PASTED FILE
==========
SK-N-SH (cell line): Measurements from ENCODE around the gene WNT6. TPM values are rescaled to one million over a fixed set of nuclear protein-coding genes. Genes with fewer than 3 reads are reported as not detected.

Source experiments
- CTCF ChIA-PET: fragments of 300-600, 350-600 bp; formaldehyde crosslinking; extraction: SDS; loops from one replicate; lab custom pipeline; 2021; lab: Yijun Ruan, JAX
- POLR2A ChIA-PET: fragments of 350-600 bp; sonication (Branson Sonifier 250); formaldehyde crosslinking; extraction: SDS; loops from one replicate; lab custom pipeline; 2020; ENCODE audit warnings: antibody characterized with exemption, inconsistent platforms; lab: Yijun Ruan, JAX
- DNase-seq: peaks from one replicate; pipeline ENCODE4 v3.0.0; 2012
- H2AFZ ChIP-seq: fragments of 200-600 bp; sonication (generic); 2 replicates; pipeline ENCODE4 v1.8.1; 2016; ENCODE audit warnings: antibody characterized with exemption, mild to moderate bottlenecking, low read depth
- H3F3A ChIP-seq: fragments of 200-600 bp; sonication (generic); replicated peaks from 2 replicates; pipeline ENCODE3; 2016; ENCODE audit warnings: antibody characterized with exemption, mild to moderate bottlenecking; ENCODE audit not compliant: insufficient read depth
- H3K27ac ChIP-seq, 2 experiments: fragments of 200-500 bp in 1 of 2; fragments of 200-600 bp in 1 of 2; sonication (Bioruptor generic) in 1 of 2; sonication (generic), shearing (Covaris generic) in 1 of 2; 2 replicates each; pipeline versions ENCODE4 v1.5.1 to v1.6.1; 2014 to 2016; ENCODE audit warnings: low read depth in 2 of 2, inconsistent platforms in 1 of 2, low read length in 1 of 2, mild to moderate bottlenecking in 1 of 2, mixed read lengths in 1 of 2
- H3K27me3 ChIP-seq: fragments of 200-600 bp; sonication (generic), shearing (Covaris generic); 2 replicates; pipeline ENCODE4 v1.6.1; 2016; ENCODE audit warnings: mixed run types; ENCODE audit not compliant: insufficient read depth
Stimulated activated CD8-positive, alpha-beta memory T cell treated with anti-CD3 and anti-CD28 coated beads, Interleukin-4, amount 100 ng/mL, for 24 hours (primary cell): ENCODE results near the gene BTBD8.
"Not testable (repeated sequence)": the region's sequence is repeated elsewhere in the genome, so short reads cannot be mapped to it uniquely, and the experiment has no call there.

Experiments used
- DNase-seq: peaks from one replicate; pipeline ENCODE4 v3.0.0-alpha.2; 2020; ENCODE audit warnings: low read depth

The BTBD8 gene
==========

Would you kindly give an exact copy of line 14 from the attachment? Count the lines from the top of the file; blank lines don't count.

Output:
The BTBD8 gene